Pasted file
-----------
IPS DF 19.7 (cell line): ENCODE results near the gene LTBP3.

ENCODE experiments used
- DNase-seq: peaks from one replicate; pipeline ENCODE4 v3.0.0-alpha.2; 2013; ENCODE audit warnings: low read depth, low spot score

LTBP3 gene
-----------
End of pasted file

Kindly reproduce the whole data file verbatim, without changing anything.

IPS DF 19.7 (cell line): ENCODE results near the gene LTBP3.

ENCODE experiments used
- DNase-seq: peaks from one replicate; pipeline ENCODE4 v3.0.0-alpha.2; 2013; ENCODE audit warnings: low read depth, low spot score

LTBP3 gene